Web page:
Good morning and welcome to Constructing Brands. Today, we’re going to do a solocast. So please sit back. What we’re going to discuss, I’m going to discuss, I think is super important because I feel as though I’ve run into it over and over again, and that is the distinction between a product focus approach to business versus a product strategy approach to business. So if you’ve heard our podcast, we speak to many different people from the target people who are trying to get in front of the architects, designers, engineers, and also some building material companies, new emerging ones, one that had been in the market for a while and have been successful and they share their secrets of success. One thing that keeps jumping out at me at least is especially with some of the newer companies, the ones that are emerging, it’s typically run by someone who has a real product focus. What do I mean by that? That means they’re approaching their business in terms of how do they make their product better? So there are several iterations of their product and they’re looking at the manufacturing process and they’re looking at the industry. They need to make sure that it’s relevant in the industry, need to make sure it has a consumer focus, right? It needs to have an approach that makes sense, but their real focus is it’s this build it and they will come. So there’s several iterations and the idea is very simply this. If I could develop a product that’s better than the other products in the market, people will want it, people will buy it and I will be successful. Now, as I listened to these folks, I totally agree. And that needs to be part of the game, a hundred percent, the strategy word, which is pretty simply, you know, how are you going to do it? What are you going to do? That the strategy that goes behind it, that seems to be missing. And that’s that, to me, that’s the product roadmap that takes sales into consideration and getting in front of the audience and selling to your target audience. So as we look at these companies, and as we talk to these companies, I just wanted to distinguish this because I, gosh, I love this manufacturing world where people are building it better and hoping that the channel of distribution will do all the selling and will do all the, have all the right conversations and present their product in the perfect way. But the reality is that’ll only get you so far, even with the most incredible product. If you don’t have a game plan and you don’t have a smart marketing plan that goes against that strategy, and it could be a product marketing plan. Then my concern is you’re going to miss the opportunities in front of you and you’re not going to be as successful as you possibly could be.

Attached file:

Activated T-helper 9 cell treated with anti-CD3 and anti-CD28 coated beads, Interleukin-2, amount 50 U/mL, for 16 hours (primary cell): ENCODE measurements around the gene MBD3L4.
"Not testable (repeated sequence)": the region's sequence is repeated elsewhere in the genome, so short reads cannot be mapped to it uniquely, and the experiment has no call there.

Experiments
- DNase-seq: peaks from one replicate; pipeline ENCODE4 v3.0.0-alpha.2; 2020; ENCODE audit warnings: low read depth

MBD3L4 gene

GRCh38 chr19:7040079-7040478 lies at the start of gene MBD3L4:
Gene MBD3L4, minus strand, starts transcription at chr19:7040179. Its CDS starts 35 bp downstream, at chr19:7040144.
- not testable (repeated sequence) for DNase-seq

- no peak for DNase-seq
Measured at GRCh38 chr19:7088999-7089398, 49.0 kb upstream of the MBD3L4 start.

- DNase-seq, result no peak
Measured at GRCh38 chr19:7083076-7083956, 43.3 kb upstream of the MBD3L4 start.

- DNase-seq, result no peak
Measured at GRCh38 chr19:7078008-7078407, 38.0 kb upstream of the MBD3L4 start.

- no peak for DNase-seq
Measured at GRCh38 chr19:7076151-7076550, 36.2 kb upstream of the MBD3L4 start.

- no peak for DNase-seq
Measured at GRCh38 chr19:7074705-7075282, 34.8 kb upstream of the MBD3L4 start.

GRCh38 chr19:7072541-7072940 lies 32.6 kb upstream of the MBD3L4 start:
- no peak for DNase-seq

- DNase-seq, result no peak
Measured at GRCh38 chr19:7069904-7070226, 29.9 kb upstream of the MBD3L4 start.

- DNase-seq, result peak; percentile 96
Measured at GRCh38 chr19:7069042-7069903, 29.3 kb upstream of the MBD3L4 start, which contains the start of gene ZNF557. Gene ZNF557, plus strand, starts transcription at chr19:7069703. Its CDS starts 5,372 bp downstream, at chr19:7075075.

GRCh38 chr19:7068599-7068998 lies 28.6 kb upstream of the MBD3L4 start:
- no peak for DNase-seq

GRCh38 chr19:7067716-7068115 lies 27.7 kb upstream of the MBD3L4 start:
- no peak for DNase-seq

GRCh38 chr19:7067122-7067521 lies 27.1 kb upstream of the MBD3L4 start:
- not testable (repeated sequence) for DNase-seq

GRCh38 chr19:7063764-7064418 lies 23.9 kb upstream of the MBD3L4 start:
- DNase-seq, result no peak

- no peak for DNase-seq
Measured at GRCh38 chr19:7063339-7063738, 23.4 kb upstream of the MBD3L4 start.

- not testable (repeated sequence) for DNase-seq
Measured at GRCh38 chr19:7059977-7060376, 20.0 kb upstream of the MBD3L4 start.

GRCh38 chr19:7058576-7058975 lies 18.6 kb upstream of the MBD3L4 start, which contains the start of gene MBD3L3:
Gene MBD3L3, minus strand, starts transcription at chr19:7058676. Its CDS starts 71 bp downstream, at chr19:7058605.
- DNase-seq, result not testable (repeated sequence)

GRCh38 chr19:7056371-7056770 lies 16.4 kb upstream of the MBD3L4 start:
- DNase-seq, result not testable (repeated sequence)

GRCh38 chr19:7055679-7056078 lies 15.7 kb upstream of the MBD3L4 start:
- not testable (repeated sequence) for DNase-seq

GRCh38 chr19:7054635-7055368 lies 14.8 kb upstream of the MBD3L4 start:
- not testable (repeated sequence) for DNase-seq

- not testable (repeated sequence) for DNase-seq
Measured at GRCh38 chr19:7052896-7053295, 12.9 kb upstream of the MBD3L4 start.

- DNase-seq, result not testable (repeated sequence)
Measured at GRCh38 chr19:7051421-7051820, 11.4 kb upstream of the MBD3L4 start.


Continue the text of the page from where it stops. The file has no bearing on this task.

(04:12):